The term ‘free sugars’ can also be somewhat confusing. Many people are inclined to believe that ‘free sugars’ can be freely consumed without any concern. But as dental professionals are aware, ‘free sugars’ include all sugars added by the manufacturer, cook or consumer, as well as those that are present in honey, syrups and unsweetened fruit juices. Furthermore, the Scientific Advisory Committee on Nutrition (SACN) recommends that free sugar intake in the UK should account for no more than 5 per cent of daily energy intake[6], and research indicates that this recommendation should minimise the risk of caries throughout the life course.[7]

The relationship between sugar intake and caries has been consistently demonstrated.[8]Therefore, as part of a preventive approach, dental professionals should highlight the way in which dietary sugars interact with oral bacteria to allow enamel demineralising acids to flourish.[9]Patients need to realise that if they or their children consume sugars frequently throughout the day by eating snacks or sipping sweetened drinks, for example, they are providing a source for bacteria to produce damaging acids almost constantly.

Saliva, of course, naturally helps to neutralise the acids produced by bacteria and good oral hygiene with the incorporation of fluoride also helps to regain lost minerals to the tooth enamel. An explanation of the demineralising and remineralising processes is vital to increase patient understanding and the new CALCIVIS® system provides an effective educational tool. Designed to visualise active demineralisation on tooth surfaces at its earliest stages, the CALCIVIS system uses bioluminescence to display a glowing map of ‘hot spots’ at the chair side. These engaging images enable adults and children (from the age of 6) to actually see the impact of their diet and recognise the importance of good oral hygiene, whilst allowing dental professionals to discuss the benefits of on-going preventive strategies.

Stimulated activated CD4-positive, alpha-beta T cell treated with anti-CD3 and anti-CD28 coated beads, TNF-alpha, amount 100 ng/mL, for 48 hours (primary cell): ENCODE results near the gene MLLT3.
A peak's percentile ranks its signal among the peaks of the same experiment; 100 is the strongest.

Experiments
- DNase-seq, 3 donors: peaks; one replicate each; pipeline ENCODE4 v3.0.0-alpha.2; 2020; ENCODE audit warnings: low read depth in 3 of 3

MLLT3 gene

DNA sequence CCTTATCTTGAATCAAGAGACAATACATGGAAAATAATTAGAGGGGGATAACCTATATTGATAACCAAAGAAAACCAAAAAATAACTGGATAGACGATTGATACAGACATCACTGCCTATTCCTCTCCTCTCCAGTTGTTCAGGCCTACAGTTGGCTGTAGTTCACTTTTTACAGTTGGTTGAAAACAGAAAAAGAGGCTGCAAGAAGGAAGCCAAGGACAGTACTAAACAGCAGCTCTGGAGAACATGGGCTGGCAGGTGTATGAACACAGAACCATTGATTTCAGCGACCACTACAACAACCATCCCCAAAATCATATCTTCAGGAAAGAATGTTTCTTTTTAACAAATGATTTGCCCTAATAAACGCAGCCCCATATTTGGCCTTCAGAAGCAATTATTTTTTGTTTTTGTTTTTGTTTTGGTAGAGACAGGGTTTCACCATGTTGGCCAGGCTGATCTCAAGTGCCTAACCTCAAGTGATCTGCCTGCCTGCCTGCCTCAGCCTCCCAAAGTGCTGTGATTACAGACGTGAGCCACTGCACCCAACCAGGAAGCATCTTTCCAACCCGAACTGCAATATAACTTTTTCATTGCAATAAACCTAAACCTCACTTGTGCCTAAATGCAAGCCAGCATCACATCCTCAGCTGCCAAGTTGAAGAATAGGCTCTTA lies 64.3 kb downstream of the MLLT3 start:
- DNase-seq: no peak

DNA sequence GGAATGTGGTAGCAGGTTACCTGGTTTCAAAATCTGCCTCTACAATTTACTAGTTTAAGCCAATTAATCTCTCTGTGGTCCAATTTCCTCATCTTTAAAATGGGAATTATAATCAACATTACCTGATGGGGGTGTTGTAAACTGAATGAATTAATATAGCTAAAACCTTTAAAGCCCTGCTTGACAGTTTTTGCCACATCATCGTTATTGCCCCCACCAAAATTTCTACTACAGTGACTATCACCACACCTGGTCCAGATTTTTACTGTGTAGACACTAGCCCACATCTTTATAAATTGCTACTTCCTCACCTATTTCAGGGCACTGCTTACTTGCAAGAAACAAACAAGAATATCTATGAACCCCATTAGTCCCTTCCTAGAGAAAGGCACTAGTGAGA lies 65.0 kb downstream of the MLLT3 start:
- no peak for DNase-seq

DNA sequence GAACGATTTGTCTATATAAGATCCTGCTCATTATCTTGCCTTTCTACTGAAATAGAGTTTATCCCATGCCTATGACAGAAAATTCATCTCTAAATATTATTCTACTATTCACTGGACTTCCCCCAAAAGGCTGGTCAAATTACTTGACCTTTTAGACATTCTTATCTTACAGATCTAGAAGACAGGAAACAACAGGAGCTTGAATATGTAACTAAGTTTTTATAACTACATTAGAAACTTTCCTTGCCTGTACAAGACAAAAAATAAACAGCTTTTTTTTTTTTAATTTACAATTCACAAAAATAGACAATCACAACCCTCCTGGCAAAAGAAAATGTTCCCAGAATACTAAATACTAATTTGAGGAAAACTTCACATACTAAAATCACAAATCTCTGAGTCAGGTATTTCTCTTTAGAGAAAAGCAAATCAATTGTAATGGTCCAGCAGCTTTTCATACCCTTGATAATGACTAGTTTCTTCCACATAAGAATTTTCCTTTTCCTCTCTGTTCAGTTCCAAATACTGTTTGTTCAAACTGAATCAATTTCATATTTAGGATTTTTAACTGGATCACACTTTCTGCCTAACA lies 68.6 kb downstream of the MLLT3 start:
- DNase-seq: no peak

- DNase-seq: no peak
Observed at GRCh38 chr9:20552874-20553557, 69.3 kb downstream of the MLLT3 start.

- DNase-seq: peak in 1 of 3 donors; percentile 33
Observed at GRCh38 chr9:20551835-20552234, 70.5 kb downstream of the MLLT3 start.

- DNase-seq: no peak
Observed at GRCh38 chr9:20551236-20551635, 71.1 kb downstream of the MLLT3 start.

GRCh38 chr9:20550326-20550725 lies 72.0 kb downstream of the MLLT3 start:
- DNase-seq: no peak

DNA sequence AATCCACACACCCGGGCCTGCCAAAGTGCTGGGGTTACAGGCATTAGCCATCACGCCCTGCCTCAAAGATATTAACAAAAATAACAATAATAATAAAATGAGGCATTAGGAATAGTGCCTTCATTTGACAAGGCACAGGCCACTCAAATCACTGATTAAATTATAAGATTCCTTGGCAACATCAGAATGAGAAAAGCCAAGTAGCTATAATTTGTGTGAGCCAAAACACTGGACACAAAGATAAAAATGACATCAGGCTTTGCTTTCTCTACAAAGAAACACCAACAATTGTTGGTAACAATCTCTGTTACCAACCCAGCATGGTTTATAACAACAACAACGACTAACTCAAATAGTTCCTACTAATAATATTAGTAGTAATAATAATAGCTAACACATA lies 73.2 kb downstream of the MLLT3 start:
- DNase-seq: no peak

With innovation within the practice, dental professionals can offer greater understanding to parents and children, and contribute significantly to reducing sugar intake and improving the dental and general health of the nation.


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[1]Public Health England Change for Life Campaign. Healthier snacks for kids.[Accessed 3rd January 2019]

[2]Public Health England. 10 year olds in the UK have consumed 18 years’ worth of sugar. Published 2ndJanuary 2019 3rd January 2019]

[3]Public Health England. Record high levels of severe obesity found in year 6 children. Published 11thOctober 2018.[Accessed 3rd January 2019]

[4]Public Health England. Every 10 minutes a child in England has a rotten tooth removed. Published 6 April 2018{Accessed 3rd January 2019]

[5]Mela D.J. and Woolner E.M. Perspective: Total, added or free? What kind of Sugars should we be talking about? Advances in Nutrition, March 2018; 9(2) 63–69.[Accessed 2nd January 2019]

[6]Sampson G. What are free sugars? Dietitian without Borders. July 2015.[Accessed 2ndJanuary 2019]

[7]Monynihan P.J. Kelly S.A.M. Effect on caries of restricting sugars intake: Systematic review to inform WHO guidelines. Journal of Dental Research. Dec 2013;93 (1) 8-18.[Accessed 2nd January 2019]

[8]Zero D.T. Sugars – The arch criminal. Caries Res 2004;38 277-285.[Accessed 2nd January 2019]

[9]Sheiham A and James W.P.T. Diet and Dental Caries: The pivotal role of free sugars reemphasized. J Dent Res. 2015 Oct;94(10):1341-7[Accessed 2nd January 2019]